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The North Korea conundrum: a taste of Armageddon

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Last night I watched an episode of Star Trek called “A Taste of Armageddon” (Season 1, Ep. 23). In it, two planets have been at war for 500 years, but they no longer send weapons to destroy each others’ cities. Instead, a linked computer system models the attacks and determines casualties. These casualties then have 24 hours to report to a “disintegrator” to be killed. It’s clean, neat war, without the carnage.

This episode reminded me of our conundrum with North Korea. The two Koreas have been at war for 23,356 days since the Armistice was signed on July 27, 1953–just a few weeks shy of 64 years. And while nobody reports to a death chamber, there have been casualties along the way, which continue to this day.

In Star Trek, Kirk destroys the computers that simulate war and calculate casualties. This, in the treaty which preserves the state of war between the two planets, would result in “automatic escalation” to real weapons. In doing this, he forces the two sides to negotiate in order to avoid Armageddon.

If you read the rhetoric about North Korea and America’s options, this sounds mighty familiar. Any attack, no matter how surgical, seems to bring the argument that the North will respond with Armageddon. Eleven million residents of Seoul will die, we will face “catastrophic” war (as Secretary of Defense Jim Mattis has repeatedly said).

Charles Krauthammer wrote “we have kicked the North Korean can down the road. We are now out of road.” Examining the evidence, he concluded that we must accept a nuclear, ICBM-armed North Korea. We must accept them the same way we accepted a nuclear-armed China, or a nuclear-armed Russia.

North Korea is within China’s sphere of influence, like Mexico is within America’s. Just like America wouldn’t want Chinese troops, missiles and nuclear launchers in Mexico, to China, having American troops, or a close American ally sitting on its border is a non-starter. So China is caught between a rock and Kim Jong Un’s nuclear ambitions.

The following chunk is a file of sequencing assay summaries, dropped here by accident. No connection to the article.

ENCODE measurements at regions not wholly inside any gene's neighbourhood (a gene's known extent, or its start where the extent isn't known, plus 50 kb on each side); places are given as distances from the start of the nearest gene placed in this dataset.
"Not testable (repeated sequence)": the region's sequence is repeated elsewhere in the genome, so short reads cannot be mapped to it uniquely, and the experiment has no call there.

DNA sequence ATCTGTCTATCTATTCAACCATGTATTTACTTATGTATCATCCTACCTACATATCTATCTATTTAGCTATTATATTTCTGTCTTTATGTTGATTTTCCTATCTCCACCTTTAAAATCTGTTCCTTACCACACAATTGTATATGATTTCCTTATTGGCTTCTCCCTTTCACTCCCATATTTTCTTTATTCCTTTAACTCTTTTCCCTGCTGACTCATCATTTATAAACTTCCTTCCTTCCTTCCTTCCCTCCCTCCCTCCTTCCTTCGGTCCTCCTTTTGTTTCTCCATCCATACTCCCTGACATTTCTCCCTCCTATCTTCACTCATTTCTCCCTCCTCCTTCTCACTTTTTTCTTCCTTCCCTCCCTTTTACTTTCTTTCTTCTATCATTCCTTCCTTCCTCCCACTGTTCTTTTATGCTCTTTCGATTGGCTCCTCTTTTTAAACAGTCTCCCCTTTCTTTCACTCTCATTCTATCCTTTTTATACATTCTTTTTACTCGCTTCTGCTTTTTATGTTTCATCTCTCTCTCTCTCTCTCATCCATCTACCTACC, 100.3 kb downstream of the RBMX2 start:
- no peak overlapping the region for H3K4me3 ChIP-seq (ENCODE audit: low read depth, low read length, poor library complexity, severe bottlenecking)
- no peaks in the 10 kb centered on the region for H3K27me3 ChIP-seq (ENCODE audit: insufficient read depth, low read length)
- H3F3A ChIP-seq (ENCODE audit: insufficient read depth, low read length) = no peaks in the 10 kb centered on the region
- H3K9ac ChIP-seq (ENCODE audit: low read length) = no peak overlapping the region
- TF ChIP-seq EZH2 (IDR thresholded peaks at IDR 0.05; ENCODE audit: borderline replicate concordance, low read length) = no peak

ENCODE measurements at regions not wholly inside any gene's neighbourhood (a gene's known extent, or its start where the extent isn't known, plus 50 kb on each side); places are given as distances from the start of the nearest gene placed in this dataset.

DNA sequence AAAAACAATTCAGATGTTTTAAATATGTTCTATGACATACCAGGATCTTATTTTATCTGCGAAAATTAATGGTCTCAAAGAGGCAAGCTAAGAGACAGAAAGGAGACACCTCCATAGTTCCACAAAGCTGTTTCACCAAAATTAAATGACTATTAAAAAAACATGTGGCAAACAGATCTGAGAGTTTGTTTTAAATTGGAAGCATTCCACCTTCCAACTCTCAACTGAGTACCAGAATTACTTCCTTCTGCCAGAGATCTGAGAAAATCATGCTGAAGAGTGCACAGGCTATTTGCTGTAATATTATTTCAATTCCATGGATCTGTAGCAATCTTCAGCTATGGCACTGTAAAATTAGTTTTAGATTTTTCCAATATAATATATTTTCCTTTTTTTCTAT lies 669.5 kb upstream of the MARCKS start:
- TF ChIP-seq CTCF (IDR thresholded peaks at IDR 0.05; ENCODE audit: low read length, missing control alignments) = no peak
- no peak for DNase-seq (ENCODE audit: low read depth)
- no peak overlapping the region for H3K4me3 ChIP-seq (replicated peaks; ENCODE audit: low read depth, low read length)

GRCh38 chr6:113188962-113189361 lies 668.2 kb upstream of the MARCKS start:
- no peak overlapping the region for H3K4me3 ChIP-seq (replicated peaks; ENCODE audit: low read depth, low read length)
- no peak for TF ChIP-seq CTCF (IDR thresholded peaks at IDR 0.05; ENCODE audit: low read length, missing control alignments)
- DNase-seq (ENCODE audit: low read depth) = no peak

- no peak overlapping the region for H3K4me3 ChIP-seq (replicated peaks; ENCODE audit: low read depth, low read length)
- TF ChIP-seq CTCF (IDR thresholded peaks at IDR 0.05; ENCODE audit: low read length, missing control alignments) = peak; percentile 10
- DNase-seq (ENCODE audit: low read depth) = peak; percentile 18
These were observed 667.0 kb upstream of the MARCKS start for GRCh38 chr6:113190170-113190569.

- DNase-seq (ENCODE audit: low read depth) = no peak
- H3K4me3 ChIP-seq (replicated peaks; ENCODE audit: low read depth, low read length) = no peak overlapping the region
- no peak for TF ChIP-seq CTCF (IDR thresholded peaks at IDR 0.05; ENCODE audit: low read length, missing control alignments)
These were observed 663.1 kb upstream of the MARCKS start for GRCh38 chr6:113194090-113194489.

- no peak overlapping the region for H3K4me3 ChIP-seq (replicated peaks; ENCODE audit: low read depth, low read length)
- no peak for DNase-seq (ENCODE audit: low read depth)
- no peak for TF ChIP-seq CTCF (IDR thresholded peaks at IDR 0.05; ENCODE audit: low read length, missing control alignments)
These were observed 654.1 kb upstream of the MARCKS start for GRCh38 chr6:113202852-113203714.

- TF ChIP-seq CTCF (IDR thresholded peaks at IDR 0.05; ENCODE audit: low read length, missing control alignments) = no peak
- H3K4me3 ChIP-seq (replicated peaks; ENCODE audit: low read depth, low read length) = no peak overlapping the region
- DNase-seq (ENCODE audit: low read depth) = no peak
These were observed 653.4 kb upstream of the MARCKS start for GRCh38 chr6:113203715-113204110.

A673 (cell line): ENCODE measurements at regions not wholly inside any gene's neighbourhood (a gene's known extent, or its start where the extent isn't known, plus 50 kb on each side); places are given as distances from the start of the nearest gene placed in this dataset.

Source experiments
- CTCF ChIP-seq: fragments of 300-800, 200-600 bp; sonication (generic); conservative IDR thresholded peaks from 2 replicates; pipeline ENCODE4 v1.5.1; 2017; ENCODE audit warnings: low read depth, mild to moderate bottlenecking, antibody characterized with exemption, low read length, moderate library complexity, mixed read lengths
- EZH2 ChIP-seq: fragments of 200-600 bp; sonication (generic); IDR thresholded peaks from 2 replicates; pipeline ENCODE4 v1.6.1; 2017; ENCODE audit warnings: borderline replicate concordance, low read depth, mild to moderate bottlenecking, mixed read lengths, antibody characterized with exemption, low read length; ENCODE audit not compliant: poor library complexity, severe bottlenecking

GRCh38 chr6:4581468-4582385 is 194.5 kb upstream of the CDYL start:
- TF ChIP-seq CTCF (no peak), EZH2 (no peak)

So we sit and wait for this to unfold, in a stasis where nobody really wins, but the war continues.

I might suggest that someone needs to be Captain Kirk here and destroy the calculus computers. We need to face facts that the status quo is unsustainable, and in fact immoral. One day, North Korea will attack the South, after winning concession after concession due to its nuclear hegemony. And then, we will be faced with real Armageddon, or surrendering the south to the Juche-inspired north.

A war, in any capacity, in the Korean peninsula, is going to be bloody and awful. Liberals and doves in South Korea whine that President Trump has made their country less safe, as if sitting within range of 4,000 chemical-round-capable artillery and rocket batteries is or has ever been safe. We’ve spent 64 years calculating casualties, but nobody has reported for disintegration.

The reckoning will come. I don’t believe all Kim wants is to be left alone. I believe he wants the long game, to rule the Korean peninsula–all of it. If he doesn’t attain the goal, his successor will, or the next one after that. The Kims are very well trained to maintain ideological discipline (which is one reason Kim Jong Nam was assassinated), without regard to blood, friendship, or mercy.

Giving up and accepting a nuclear, ICBM-armed north is tantamount to surrender for the south. They are trapped in their nice, clean war right now, like the leaders in the Star Trek episode, so they don’t see the problem.